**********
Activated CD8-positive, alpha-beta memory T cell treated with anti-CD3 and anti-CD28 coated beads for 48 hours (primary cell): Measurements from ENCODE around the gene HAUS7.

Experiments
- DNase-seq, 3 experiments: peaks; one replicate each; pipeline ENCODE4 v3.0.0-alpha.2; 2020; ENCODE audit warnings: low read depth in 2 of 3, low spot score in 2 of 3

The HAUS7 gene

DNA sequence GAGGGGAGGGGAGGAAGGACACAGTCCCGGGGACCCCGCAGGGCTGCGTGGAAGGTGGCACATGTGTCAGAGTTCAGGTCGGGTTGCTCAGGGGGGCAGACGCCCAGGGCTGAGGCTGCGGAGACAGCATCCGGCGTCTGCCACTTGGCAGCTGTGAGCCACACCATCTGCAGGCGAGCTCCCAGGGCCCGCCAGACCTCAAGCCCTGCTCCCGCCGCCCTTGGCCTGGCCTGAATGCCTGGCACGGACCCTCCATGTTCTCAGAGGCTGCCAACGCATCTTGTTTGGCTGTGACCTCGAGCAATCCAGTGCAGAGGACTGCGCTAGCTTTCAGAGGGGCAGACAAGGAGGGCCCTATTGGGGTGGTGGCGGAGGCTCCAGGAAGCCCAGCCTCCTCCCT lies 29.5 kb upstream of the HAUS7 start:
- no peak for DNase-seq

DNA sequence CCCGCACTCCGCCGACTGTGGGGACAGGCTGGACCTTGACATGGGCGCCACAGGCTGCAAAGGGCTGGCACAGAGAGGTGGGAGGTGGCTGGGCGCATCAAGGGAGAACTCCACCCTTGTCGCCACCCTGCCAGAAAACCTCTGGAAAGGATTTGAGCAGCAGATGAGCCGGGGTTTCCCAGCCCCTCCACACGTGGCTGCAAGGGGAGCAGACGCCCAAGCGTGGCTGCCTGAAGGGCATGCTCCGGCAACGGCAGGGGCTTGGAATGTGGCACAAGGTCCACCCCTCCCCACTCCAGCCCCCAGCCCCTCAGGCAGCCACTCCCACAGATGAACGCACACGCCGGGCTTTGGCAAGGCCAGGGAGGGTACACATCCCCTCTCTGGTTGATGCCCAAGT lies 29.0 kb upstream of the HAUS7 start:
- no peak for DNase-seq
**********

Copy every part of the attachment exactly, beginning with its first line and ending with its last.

Activated CD8-positive, alpha-beta memory T cell treated with anti-CD3 and anti-CD28 coated beads for 48 hours (primary cell): Measurements from ENCODE around the gene HAUS7.

Experiments
- DNase-seq, 3 experiments: peaks; one replicate each; pipeline ENCODE4 v3.0.0-alpha.2; 2020; ENCODE audit warnings: low read depth in 2 of 3, low spot score in 2 of 3

The HAUS7 gene

DNA sequence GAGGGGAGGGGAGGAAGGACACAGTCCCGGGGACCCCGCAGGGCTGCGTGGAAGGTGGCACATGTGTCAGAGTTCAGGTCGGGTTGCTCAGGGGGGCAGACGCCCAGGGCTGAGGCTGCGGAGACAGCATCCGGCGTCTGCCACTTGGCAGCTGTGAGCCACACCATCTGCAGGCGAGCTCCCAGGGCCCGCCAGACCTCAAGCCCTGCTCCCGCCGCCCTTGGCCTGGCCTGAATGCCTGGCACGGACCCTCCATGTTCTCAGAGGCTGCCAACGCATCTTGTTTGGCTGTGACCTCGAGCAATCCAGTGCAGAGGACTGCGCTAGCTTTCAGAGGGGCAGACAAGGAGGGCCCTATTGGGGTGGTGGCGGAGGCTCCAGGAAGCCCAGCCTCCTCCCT lies 29.5 kb upstream of the HAUS7 start:
- no peak for DNase-seq

DNA sequence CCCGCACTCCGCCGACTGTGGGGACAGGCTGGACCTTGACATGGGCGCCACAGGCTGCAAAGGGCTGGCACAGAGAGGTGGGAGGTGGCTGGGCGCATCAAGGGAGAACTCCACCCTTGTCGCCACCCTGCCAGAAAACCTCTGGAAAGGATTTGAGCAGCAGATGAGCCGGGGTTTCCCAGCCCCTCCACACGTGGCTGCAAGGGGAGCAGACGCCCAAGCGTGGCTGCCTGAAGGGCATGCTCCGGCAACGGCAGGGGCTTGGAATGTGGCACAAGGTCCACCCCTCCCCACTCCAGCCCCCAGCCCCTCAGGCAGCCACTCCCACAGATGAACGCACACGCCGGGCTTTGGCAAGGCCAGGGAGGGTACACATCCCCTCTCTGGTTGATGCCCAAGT lies 29.0 kb upstream of the HAUS7 start:
- no peak for DNase-seq